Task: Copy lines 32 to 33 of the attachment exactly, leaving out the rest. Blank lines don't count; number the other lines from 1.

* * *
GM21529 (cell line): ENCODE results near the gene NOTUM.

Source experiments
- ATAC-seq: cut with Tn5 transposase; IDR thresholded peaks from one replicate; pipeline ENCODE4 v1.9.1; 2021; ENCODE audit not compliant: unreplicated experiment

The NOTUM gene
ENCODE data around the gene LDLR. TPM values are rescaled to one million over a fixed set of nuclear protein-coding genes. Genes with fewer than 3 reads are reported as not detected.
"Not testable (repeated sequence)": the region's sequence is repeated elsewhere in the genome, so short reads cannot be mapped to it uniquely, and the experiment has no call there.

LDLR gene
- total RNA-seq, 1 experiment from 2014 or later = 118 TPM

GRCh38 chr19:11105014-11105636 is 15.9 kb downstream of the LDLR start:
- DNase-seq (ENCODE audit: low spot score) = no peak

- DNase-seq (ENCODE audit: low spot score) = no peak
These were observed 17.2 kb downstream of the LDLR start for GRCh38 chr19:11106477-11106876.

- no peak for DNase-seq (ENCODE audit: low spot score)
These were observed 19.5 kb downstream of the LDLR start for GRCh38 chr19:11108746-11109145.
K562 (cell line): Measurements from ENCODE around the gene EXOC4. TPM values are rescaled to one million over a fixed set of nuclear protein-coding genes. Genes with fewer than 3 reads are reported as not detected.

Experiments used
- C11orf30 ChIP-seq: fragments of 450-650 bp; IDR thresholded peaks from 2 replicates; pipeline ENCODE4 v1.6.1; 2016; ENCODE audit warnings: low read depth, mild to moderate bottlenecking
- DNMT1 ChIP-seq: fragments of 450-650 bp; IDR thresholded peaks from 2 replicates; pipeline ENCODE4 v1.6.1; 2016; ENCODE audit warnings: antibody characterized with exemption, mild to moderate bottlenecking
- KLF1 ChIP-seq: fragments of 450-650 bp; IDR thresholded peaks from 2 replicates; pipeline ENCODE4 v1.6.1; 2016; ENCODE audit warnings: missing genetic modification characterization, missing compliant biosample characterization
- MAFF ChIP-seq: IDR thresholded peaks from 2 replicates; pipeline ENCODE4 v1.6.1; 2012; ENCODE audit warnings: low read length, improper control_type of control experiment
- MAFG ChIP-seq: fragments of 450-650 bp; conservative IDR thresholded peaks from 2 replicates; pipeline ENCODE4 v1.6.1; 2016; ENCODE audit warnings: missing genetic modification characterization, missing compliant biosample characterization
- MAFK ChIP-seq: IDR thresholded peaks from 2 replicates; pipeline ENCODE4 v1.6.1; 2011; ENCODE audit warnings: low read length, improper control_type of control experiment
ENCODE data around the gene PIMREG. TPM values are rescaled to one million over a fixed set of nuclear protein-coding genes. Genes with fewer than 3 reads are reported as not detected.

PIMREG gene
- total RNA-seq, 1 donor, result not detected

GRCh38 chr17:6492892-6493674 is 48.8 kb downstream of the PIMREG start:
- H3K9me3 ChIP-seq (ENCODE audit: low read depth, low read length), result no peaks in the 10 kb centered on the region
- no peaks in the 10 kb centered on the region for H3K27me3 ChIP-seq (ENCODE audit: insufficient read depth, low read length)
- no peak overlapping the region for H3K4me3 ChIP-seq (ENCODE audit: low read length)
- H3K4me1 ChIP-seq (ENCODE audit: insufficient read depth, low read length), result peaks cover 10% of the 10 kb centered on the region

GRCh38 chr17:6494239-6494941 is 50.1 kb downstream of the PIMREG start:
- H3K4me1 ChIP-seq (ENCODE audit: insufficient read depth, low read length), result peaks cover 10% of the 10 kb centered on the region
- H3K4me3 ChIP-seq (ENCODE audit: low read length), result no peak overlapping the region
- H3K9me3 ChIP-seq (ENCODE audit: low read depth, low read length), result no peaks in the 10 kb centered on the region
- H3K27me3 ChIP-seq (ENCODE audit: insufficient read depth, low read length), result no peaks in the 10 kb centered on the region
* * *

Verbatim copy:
- H3K4me1 ChIP-seq (ENCODE audit: insufficient read depth, low read length), result peaks cover 10% of the 10 kb centered on the region
- H3K4me3 ChIP-seq (ENCODE audit: low read length), result no peak overlapping the region